Poetry brothels, naked reading nights, "Reading is Sexy" t-shirts. Why is it that reading, once a tool for female empowerment, has become a tool of female exploitation? John Waters' call to literary arms -- "If you go home with somebody and they don't have books, don't fuck them" -- has become another yardstick for women to be measured by, just another way of proving our desirability. Reading is sexy, say the bumper stickers and t-shirts and mugs. Notice how they're never accompanied by a picture of scantily-clad dudes reading Moby Dick?
It's the act of reading that gets fetishized, not the reading material itself. It's enough to date A Girl Who Reads without engaging in exactly what she's reading. It turns reading into a passive pose -- we sit there and look pretty with a book in our hands rather discussing it. Women buy and write more books than men, but the number of female reviewers in publications like the London Review of Books is still shamefully low. Not for nothing does the Manic Pixie Dream Girl normally wear outsized glasses -- they don't fit because these signifiers of intellectualism aren't really made for her.
Mark Grist's poem Girls Who Read sums it up perfectly, if unintentionally. Reading turns him on -- where his friends prefer boobs and bums, he wants someone who'll read the back of the cereal box over breakfast, presumably to avoid making conversation with this weird manchild who treats her favorite hobby as masturbation material. Even worse is Charles Warnke's patronizing vomitfest 'You Should Date an Illiterate Girl', that says women who won't read are worthless and that women who do are terrifying because men can never meet their expectations.
Men aren't the target of this misplaced, cross-brand advertising campaign because it's assumed that they read, they don't need to wear it on their sleeve or across their tits. For every Scrabble tile cufflink, there are hundreds of bracelets quoting Jane Eyre and earrings with quotes from Pride and Prejudice and the real kicker -- the A Room of Her Own tea-towel. Somehow, I don't think the kitchen was the room Virginia was talking about. Sure, there are Tumblrs dedicated to the delights of attractive men holding books as well as a calendar devoted to "The Reading Woman" (like the Highlander and Buffy the Vampire Slayer, there can only be one), but I know which one the British Library stocks and it isn't a picture of Ryan Gosling reading Camus. I'm a 31 year old woman with an English Lit degree, of course I read. I don't need a prize to congratulate me for doing something I learned when I was four.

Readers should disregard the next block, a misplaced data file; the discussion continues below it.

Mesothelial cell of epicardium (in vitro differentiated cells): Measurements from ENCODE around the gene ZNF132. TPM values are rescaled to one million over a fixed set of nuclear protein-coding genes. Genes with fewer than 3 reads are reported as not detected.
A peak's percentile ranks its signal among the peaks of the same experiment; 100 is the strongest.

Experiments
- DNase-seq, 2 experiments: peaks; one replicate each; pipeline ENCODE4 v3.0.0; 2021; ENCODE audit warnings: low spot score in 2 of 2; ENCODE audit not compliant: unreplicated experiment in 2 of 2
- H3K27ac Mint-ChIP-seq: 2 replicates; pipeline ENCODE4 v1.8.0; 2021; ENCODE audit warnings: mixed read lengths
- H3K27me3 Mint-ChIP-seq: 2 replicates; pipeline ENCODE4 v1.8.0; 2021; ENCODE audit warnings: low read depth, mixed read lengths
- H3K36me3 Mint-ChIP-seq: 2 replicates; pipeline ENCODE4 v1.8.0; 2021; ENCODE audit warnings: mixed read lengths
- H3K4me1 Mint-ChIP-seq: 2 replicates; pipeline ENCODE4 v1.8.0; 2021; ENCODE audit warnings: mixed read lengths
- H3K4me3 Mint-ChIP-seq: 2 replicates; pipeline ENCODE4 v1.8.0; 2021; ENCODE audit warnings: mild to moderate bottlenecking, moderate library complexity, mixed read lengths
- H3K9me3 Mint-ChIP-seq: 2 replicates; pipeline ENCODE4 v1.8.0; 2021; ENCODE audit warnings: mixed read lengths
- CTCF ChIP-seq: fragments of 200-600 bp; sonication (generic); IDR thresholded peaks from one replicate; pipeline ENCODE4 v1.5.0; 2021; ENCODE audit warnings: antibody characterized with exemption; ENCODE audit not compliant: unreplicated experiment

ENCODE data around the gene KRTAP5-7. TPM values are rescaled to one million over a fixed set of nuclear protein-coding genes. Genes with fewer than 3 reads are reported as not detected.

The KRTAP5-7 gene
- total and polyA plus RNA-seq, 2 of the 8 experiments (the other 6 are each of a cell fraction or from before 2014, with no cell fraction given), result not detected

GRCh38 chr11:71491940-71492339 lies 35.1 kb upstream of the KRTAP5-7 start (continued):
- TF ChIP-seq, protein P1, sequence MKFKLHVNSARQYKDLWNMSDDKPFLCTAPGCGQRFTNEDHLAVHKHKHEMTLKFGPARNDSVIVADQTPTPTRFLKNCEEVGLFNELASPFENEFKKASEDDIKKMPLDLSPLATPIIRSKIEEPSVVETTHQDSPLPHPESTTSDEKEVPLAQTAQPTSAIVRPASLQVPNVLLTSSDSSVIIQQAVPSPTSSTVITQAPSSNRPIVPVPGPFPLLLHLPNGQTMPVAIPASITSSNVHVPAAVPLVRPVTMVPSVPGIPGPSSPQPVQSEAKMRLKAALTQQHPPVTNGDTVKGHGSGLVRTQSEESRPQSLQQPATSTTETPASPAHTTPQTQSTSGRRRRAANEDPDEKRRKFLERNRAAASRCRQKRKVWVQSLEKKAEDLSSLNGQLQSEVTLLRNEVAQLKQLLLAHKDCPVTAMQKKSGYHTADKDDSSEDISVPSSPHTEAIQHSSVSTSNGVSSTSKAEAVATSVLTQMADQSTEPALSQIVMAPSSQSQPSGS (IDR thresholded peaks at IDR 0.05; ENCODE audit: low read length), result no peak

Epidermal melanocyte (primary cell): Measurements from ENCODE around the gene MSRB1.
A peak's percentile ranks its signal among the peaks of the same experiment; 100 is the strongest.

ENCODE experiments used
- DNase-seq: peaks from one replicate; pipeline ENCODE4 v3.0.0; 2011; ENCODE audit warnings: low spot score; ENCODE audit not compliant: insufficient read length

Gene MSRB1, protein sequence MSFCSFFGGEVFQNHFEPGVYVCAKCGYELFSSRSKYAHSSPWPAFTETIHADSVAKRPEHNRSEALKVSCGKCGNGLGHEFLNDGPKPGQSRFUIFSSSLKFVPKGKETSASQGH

We've had to fight to educate ourselves. A hundred years ago, some universities wouldn't award women degrees. Hell, it took Cambridge until 1948. We're still fighting for parity in the reviews section, both as authors and critics, and chick lit is a derided genre while Tony Parsons gets interviewed by The Guardian. But it's OK, because girls who read -- and it's always girls, never women -- are totally hot. So long as women's intellectualism gets objectified and men are encouraged to view their bookshelves as the mental equivalent of a short skirt, the only ones who will emerge the winner are the people who make plastic book jackets and Kleenex.
I am not your Manic Pixie Bookworm. My pastime is not your sexual preference. If I'm sexy when I read, it's no more sexy than when I eat or breathe or fart or do any of those other things that mark me out as human. Now can we please shut up about how hot it is for a girl to like books, because I'm trying to finish this chapter.
This post first appeared on Medium.
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